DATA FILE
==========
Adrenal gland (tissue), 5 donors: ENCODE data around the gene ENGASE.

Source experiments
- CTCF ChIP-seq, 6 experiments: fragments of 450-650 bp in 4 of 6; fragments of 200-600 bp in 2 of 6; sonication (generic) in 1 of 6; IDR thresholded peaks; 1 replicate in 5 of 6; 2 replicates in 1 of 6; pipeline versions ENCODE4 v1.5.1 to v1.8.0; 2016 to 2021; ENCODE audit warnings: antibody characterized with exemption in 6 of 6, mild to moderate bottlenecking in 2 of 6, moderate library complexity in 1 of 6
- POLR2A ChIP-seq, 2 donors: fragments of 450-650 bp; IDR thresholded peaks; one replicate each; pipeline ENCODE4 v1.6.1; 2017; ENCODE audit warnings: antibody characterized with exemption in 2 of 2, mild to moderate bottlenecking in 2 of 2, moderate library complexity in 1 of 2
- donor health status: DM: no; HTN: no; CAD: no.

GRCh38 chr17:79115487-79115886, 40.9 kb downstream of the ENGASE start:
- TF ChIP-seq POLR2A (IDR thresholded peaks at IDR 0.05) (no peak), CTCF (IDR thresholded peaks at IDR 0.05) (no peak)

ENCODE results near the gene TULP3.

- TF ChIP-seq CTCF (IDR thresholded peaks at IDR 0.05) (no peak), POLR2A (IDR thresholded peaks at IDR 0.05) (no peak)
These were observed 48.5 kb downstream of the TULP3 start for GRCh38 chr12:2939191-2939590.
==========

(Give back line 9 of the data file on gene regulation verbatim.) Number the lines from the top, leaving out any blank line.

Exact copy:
- TF ChIP-seq CTCF (IDR thresholded peaks at IDR 0.05) (no peak), POLR2A (IDR thresholded peaks at IDR 0.05) (no peak)